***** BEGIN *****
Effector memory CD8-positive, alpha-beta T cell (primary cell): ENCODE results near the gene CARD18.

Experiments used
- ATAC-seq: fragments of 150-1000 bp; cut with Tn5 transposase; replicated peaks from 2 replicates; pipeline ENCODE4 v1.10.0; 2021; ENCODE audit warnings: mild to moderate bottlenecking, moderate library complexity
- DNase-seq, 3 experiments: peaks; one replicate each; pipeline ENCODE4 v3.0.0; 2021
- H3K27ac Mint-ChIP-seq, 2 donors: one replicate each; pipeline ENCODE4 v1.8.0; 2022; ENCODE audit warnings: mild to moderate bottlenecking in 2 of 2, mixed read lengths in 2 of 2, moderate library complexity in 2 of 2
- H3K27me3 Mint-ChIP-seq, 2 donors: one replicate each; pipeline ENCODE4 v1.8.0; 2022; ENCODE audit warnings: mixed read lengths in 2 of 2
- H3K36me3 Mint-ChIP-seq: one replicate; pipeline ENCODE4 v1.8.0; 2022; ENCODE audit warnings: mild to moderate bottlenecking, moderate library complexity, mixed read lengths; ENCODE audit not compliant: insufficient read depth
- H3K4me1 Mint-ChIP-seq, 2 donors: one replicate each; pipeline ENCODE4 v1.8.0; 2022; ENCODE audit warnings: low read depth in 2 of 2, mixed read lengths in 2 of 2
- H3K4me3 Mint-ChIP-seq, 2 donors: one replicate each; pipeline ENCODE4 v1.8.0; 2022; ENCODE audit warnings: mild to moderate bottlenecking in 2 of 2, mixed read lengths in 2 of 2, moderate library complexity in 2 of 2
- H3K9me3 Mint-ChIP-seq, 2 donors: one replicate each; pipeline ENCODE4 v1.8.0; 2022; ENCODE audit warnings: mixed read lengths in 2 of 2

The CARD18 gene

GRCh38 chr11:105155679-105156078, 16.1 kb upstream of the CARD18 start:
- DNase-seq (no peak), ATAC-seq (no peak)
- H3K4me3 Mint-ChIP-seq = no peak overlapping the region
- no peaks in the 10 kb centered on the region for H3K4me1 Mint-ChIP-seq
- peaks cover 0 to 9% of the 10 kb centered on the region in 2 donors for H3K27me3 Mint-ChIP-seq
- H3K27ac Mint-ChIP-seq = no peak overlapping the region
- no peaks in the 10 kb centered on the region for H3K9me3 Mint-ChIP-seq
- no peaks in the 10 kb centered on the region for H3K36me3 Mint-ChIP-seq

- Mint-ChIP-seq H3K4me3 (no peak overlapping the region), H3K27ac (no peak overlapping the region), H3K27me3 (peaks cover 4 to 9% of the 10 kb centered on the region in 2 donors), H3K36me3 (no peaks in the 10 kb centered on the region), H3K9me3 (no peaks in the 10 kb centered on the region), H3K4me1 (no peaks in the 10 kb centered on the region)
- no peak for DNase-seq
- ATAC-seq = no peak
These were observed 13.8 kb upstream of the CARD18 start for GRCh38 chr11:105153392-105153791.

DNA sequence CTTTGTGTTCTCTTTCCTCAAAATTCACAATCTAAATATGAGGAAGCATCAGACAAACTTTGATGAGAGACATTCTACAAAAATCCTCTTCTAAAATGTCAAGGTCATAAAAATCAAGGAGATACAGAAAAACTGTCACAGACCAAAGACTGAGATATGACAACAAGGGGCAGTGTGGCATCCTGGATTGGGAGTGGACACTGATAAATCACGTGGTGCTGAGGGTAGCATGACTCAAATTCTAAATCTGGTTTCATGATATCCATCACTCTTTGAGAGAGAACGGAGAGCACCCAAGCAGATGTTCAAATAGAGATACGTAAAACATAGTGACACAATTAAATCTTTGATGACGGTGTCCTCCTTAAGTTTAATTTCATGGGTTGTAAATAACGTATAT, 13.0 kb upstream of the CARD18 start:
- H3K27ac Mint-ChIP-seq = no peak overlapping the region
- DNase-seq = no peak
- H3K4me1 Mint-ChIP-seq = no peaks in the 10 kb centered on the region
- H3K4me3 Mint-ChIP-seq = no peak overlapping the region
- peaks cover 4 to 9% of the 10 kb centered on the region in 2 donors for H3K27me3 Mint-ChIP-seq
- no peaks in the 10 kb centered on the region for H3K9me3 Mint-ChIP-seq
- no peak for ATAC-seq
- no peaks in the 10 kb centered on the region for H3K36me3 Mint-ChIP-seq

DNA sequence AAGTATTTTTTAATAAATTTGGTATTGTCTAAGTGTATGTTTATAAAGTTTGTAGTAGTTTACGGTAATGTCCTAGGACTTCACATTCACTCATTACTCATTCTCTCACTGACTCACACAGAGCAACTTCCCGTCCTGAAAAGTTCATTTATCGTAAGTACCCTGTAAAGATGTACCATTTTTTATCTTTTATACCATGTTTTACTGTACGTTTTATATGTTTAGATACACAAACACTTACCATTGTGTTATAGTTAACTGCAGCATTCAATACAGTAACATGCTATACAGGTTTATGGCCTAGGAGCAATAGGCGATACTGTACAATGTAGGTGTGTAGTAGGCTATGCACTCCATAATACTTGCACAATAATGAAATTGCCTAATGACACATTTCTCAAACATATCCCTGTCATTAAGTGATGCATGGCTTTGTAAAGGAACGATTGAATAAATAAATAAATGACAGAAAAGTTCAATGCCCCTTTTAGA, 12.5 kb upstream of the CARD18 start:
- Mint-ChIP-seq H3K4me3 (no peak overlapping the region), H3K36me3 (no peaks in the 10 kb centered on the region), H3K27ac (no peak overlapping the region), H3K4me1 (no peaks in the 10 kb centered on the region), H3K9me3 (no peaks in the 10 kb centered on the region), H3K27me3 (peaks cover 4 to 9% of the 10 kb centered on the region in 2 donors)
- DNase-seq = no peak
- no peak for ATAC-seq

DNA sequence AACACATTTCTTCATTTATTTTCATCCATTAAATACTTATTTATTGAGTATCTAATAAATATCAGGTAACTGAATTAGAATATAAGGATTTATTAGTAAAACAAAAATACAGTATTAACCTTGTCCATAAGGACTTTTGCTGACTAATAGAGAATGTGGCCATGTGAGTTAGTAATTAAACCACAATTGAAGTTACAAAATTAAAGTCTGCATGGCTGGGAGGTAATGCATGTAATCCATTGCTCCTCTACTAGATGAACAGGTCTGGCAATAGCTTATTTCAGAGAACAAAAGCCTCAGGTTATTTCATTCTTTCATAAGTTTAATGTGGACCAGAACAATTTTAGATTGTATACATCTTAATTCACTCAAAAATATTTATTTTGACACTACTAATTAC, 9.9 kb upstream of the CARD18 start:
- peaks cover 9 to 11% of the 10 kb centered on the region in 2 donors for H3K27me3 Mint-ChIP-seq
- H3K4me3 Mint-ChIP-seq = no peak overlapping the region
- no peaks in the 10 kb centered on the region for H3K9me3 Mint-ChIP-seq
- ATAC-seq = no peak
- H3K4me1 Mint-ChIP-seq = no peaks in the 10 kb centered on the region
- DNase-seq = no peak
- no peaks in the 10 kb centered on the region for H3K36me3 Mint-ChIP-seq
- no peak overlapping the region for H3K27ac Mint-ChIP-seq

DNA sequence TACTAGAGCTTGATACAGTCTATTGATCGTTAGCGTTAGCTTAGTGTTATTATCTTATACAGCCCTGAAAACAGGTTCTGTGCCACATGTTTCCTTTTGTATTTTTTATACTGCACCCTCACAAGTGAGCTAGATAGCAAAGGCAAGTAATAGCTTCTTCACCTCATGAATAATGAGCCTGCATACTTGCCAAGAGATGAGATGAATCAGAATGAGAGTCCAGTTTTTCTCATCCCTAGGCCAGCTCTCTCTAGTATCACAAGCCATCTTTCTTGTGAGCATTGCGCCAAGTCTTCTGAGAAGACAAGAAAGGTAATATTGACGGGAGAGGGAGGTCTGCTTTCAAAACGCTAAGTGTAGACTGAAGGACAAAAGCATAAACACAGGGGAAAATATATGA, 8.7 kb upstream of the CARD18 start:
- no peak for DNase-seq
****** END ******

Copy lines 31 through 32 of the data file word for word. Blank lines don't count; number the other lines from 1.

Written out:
- no peak for ATAC-seq
- no peaks in the 10 kb centered on the region for H3K36me3 Mint-ChIP-seq